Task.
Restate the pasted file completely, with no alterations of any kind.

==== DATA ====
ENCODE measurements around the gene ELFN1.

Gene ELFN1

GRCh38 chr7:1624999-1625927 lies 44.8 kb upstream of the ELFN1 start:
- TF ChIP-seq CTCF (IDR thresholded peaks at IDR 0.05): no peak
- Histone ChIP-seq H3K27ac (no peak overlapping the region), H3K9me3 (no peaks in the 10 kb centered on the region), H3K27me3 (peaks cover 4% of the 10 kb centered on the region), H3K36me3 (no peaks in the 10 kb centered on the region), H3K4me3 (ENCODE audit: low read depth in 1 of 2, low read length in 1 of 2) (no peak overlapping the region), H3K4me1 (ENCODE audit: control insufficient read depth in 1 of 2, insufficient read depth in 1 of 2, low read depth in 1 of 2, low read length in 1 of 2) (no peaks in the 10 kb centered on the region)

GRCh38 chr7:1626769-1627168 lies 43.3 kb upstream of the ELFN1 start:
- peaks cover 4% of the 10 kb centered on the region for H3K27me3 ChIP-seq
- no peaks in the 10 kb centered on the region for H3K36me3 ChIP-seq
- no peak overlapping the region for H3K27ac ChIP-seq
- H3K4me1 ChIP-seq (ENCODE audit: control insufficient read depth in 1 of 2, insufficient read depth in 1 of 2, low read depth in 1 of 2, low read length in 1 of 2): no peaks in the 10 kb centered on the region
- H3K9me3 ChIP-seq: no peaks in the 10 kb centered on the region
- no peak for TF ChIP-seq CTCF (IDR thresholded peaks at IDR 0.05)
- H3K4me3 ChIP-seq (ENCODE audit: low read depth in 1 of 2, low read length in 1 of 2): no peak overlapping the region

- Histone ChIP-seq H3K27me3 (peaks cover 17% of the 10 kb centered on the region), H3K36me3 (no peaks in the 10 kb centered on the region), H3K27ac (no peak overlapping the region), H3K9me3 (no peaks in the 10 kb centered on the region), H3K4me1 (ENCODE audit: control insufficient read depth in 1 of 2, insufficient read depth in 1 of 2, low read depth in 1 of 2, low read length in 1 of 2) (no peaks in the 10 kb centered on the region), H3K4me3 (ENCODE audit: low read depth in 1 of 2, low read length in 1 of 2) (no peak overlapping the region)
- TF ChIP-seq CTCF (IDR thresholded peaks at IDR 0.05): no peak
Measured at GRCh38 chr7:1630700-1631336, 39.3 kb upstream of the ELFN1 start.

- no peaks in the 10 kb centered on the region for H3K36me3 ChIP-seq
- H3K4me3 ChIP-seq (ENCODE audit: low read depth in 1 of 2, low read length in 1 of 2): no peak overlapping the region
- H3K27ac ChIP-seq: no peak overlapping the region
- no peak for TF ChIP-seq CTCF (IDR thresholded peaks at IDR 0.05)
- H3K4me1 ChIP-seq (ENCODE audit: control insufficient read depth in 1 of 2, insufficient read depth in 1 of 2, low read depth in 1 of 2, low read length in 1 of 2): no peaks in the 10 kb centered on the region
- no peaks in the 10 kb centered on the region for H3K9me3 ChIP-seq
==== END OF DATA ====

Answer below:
ENCODE measurements around the gene ELFN1.

Gene ELFN1

GRCh38 chr7:1624999-1625927 lies 44.8 kb upstream of the ELFN1 start:
- TF ChIP-seq CTCF (IDR thresholded peaks at IDR 0.05): no peak
- Histone ChIP-seq H3K27ac (no peak overlapping the region), H3K9me3 (no peaks in the 10 kb centered on the region), H3K27me3 (peaks cover 4% of the 10 kb centered on the region), H3K36me3 (no peaks in the 10 kb centered on the region), H3K4me3 (ENCODE audit: low read depth in 1 of 2, low read length in 1 of 2) (no peak overlapping the region), H3K4me1 (ENCODE audit: control insufficient read depth in 1 of 2, insufficient read depth in 1 of 2, low read depth in 1 of 2, low read length in 1 of 2) (no peaks in the 10 kb centered on the region)

GRCh38 chr7:1626769-1627168 lies 43.3 kb upstream of the ELFN1 start:
- peaks cover 4% of the 10 kb centered on the region for H3K27me3 ChIP-seq
- no peaks in the 10 kb centered on the region for H3K36me3 ChIP-seq
- no peak overlapping the region for H3K27ac ChIP-seq
- H3K4me1 ChIP-seq (ENCODE audit: control insufficient read depth in 1 of 2, insufficient read depth in 1 of 2, low read depth in 1 of 2, low read length in 1 of 2): no peaks in the 10 kb centered on the region
- H3K9me3 ChIP-seq: no peaks in the 10 kb centered on the region
- no peak for TF ChIP-seq CTCF (IDR thresholded peaks at IDR 0.05)
- H3K4me3 ChIP-seq (ENCODE audit: low read depth in 1 of 2, low read length in 1 of 2): no peak overlapping the region

- Histone ChIP-seq H3K27me3 (peaks cover 17% of the 10 kb centered on the region), H3K36me3 (no peaks in the 10 kb centered on the region), H3K27ac (no peak overlapping the region), H3K9me3 (no peaks in the 10 kb centered on the region), H3K4me1 (ENCODE audit: control insufficient read depth in 1 of 2, insufficient read depth in 1 of 2, low read depth in 1 of 2, low read length in 1 of 2) (no peaks in the 10 kb centered on the region), H3K4me3 (ENCODE audit: low read depth in 1 of 2, low read length in 1 of 2) (no peak overlapping the region)
- TF ChIP-seq CTCF (IDR thresholded peaks at IDR 0.05): no peak
Measured at GRCh38 chr7:1630700-1631336, 39.3 kb upstream of the ELFN1 start.

- no peaks in the 10 kb centered on the region for H3K36me3 ChIP-seq
- H3K4me3 ChIP-seq (ENCODE audit: low read depth in 1 of 2, low read length in 1 of 2): no peak overlapping the region
- H3K27ac ChIP-seq: no peak overlapping the region
- no peak for TF ChIP-seq CTCF (IDR thresholded peaks at IDR 0.05)
- H3K4me1 ChIP-seq (ENCODE audit: control insufficient read depth in 1 of 2, insufficient read depth in 1 of 2, low read depth in 1 of 2, low read length in 1 of 2): no peaks in the 10 kb centered on the region
- no peaks in the 10 kb centered on the region for H3K9me3 ChIP-seq